Once the bread has cooled, it’s time to store them. Storing the boules is really easy, because usually I don’t do anything! Whenever I put the boules in bags, they lose their crispiness, so I just leave them out. If it’s been a few day before we dig into the second one, I just run it under water for about 30 seconds, then place it in a warm oven to rehydrate for about 10 minutes.
As for the sandwich bread, I’ve used several different methods for storing them. I really like bread bags, I used to use extra-large beeswax wraps, but these days I usually just use plastic wrap to keep them from drying out. (Though I really should just order more bread bags because they are my favorite).
RECIPES & FAVORITE TOOLS
Everyday Sourdough Boule from the Artisan Sourdough Made Simple cookbook. (Highly recommend!)
Sourdough Sandwich Bread from Venison for Dinner. (She also now has a soft master dough recipe I would like to try soon).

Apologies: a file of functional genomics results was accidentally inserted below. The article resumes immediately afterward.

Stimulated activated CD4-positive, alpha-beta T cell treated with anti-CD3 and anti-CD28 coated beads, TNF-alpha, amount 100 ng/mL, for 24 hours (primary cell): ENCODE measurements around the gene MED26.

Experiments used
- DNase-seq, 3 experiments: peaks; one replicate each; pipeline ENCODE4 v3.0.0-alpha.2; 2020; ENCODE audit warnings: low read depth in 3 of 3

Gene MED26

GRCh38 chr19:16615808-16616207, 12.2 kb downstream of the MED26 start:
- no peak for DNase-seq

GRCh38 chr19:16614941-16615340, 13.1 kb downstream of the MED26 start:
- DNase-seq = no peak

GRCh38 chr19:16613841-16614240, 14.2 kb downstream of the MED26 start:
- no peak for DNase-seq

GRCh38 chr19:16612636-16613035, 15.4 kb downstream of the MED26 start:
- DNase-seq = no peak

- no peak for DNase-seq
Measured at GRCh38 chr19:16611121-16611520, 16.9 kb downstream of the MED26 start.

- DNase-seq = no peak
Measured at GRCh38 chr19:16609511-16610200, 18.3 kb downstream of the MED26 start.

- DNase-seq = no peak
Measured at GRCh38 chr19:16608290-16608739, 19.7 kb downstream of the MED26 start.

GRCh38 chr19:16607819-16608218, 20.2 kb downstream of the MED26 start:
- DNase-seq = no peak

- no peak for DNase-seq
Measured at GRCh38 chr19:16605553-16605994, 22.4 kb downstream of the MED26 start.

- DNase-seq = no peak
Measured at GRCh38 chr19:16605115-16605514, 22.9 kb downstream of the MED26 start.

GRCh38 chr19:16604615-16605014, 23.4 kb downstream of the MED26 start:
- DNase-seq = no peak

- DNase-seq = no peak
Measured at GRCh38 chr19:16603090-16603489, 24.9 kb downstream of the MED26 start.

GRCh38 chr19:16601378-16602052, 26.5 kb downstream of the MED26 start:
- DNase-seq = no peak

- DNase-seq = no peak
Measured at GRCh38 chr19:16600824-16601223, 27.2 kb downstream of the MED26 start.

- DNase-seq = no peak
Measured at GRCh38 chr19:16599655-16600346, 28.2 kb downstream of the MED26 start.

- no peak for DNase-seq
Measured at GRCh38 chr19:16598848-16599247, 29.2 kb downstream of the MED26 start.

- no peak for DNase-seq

- Bread Lame & Danish Dough Whisk
- Kitchen Scale
- Lodge Cast Iron Double Baker ::
- Victorinox Bread Knife
- Sandwich Loaf Pans
- Flour Sack Tea Towels
- Plastic Bread Bags (or Linen bread bags)
I hope this was helpful for getting an idea of one way to fit sourdough baking into a regular weekly routine. I don’t think I’ve mentioned this yet, but I do my baking for the week on the weekend. Occasionally I will do a mid-week bake, but since we are busy with school and work in the mornings during the week, it’s usually easier to do most baking on the weekends.
If you want more sourdough baking resources and recipes, check out my Sourdough for Beginners post! You can find great recipes, podcast recommendations, FAQs, and more.